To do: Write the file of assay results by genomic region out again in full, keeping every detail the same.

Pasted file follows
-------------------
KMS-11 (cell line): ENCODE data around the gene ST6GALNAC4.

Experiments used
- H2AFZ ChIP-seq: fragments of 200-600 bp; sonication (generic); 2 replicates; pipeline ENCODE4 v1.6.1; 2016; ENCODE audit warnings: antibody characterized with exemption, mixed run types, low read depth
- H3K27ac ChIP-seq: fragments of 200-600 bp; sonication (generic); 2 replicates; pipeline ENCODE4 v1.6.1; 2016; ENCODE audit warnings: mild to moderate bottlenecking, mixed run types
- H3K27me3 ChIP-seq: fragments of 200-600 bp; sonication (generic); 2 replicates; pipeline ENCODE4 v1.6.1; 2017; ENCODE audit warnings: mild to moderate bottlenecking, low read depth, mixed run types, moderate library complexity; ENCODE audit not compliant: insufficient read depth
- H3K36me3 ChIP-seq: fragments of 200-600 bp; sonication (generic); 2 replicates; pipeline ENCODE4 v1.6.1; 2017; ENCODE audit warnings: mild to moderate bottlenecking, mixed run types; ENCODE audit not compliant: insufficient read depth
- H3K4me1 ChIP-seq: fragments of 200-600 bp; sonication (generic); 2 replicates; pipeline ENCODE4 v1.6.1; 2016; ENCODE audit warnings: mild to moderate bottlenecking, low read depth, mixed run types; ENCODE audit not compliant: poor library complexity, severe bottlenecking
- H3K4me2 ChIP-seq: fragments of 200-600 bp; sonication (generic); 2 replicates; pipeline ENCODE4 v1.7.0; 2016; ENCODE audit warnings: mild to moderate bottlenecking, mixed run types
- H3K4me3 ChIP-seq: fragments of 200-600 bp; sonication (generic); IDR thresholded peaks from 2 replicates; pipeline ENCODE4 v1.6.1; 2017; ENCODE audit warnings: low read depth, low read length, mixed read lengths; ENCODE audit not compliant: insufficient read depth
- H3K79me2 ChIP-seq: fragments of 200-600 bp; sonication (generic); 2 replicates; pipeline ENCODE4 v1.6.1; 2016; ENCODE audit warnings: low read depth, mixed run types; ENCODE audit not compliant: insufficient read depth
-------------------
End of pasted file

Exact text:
KMS-11 (cell line): ENCODE data around the gene ST6GALNAC4.

Experiments used
- H2AFZ ChIP-seq: fragments of 200-600 bp; sonication (generic); 2 replicates; pipeline ENCODE4 v1.6.1; 2016; ENCODE audit warnings: antibody characterized with exemption, mixed run types, low read depth
- H3K27ac ChIP-seq: fragments of 200-600 bp; sonication (generic); 2 replicates; pipeline ENCODE4 v1.6.1; 2016; ENCODE audit warnings: mild to moderate bottlenecking, mixed run types
- H3K27me3 ChIP-seq: fragments of 200-600 bp; sonication (generic); 2 replicates; pipeline ENCODE4 v1.6.1; 2017; ENCODE audit warnings: mild to moderate bottlenecking, low read depth, mixed run types, moderate library complexity; ENCODE audit not compliant: insufficient read depth
- H3K36me3 ChIP-seq: fragments of 200-600 bp; sonication (generic); 2 replicates; pipeline ENCODE4 v1.6.1; 2017; ENCODE audit warnings: mild to moderate bottlenecking, mixed run types; ENCODE audit not compliant: insufficient read depth
- H3K4me1 ChIP-seq: fragments of 200-600 bp; sonication (generic); 2 replicates; pipeline ENCODE4 v1.6.1; 2016; ENCODE audit warnings: mild to moderate bottlenecking, low read depth, mixed run types; ENCODE audit not compliant: poor library complexity, severe bottlenecking
- H3K4me2 ChIP-seq: fragments of 200-600 bp; sonication (generic); 2 replicates; pipeline ENCODE4 v1.7.0; 2016; ENCODE audit warnings: mild to moderate bottlenecking, mixed run types
- H3K4me3 ChIP-seq: fragments of 200-600 bp; sonication (generic); IDR thresholded peaks from 2 replicates; pipeline ENCODE4 v1.6.1; 2017; ENCODE audit warnings: low read depth, low read length, mixed read lengths; ENCODE audit not compliant: insufficient read depth
- H3K79me2 ChIP-seq: fragments of 200-600 bp; sonication (generic); 2 replicates; pipeline ENCODE4 v1.6.1; 2016; ENCODE audit warnings: low read depth, mixed run types; ENCODE audit not compliant: insufficient read depth